10. Telomian
A very rare pariah-type dog, This breed is not really recognized by any major kennel club, therefore is not regulated or documented. This breed originated in Indonesia, and often is not kept within the family unit, so they often run wild in their homeland, which may explain why this breed is so rare. Though they are classed as a companion dog, they are also great for hunting.






11. Lithuanian Hound
This breed is extremely rare today outside of it's home country. They are used to hunt big game like hogs. During the hunting season of the late 70s and early 80s, many individuals of this breed was killed by wild boar in fact, which was the major contribution to the rarity of this breed. The breed never quite recovered from that, and today is extremely rare.




12. Skye Terrier
One of the oldest of the British terriers, the skye terrier was also once one of the most popular. Today, it is falling by the wayside. I had a skye terrier when I was a kid, a black one named Sir Knight. I know he was a skye terrier because when he got older, he looked just like the dog in this picture. Like all terriers, they are feisty, and powerful for their size. I remember back in 1999, I saw an ad in the local newspaper, someone was giving a skye away because it killed his cat. So, socialization is very important. There is believed to be only 5000 of these left in the world.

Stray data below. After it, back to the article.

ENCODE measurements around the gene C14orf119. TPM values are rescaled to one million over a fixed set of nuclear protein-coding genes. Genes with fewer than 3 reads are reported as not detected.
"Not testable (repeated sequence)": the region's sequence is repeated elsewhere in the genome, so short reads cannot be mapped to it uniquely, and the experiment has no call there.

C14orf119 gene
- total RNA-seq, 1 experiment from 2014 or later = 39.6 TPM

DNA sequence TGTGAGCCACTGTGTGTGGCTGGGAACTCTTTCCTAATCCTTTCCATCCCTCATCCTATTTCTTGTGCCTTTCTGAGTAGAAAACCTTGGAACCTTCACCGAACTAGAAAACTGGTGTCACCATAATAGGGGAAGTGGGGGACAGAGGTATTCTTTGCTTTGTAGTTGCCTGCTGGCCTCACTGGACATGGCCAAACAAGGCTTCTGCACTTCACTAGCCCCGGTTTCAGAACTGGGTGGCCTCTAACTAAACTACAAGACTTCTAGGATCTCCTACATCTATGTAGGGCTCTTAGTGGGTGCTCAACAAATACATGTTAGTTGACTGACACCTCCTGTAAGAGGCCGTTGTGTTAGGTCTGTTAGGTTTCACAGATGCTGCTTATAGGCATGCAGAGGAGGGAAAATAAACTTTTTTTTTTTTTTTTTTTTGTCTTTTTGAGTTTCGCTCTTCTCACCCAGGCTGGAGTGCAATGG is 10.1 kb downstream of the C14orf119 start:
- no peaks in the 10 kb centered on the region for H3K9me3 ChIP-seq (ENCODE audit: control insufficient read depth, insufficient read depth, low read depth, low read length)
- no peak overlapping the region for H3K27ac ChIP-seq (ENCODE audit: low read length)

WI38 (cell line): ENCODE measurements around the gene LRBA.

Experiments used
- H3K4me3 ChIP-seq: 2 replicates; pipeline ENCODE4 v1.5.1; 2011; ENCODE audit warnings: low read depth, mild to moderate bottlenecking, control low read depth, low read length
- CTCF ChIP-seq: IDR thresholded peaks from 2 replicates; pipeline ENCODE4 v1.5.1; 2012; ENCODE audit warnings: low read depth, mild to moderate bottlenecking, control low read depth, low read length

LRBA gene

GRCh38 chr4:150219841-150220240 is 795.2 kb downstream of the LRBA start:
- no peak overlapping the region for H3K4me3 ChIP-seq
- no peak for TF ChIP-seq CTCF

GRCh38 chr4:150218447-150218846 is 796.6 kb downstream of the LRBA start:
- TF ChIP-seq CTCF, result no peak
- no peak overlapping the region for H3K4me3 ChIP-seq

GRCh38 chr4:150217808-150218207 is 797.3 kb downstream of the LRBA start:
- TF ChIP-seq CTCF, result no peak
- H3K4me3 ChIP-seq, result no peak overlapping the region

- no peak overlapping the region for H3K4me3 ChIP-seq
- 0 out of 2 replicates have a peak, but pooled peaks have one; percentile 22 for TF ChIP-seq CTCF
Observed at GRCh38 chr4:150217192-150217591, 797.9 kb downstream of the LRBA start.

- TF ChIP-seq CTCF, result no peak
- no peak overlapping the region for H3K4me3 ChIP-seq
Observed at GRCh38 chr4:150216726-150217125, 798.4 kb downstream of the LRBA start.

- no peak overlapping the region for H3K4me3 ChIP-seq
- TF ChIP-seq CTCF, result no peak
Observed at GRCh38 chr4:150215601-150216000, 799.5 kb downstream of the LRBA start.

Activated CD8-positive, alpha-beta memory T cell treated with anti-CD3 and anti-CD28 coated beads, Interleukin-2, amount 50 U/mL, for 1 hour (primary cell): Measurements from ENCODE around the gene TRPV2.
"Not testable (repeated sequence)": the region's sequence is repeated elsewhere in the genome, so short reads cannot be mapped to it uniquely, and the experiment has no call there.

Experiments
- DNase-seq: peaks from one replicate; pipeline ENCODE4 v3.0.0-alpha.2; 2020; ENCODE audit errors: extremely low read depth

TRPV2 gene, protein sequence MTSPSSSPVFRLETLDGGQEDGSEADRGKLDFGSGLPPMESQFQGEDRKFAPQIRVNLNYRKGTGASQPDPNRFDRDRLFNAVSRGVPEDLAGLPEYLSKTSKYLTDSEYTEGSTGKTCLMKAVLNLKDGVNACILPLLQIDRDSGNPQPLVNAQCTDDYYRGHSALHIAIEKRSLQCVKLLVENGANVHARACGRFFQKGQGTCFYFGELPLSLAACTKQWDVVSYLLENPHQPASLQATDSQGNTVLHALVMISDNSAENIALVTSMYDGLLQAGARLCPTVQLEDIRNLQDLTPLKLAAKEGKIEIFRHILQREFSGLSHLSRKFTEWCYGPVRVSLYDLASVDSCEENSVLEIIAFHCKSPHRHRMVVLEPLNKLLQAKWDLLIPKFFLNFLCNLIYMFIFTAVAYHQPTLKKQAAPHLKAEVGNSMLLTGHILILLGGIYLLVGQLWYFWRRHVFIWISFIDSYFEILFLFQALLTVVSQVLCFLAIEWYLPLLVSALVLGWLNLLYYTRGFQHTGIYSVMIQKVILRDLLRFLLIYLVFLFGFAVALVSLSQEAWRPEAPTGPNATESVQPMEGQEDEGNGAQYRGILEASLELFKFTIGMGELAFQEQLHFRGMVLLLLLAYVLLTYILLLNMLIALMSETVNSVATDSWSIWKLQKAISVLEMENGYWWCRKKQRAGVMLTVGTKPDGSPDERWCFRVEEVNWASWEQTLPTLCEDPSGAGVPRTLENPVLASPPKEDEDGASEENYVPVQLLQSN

13. Otterhound
Though this is a cuddly-looking hound, they are also vicious hunters of otters. This breed was developed with webbed feet and a waterproof coat to aid in hunting for otters. Today, otters are rare in Great Britain, and protected in the USA, so otterhounds are not really needed for their original task. Thus the breed is now facing extinction. There have been less than 100 registered through AKC annually over the last few years. Because these dogs are specialized workaholics, they do not make the greatest family pets, which is why they are becoming extinct.






Well, that is my take on the rarest dog breeds in the world today. To learn more about these breeds, and many other breeds both common and exotic, take a look at our book "Encyclopedia of the World of Dogs" at UMG Productions.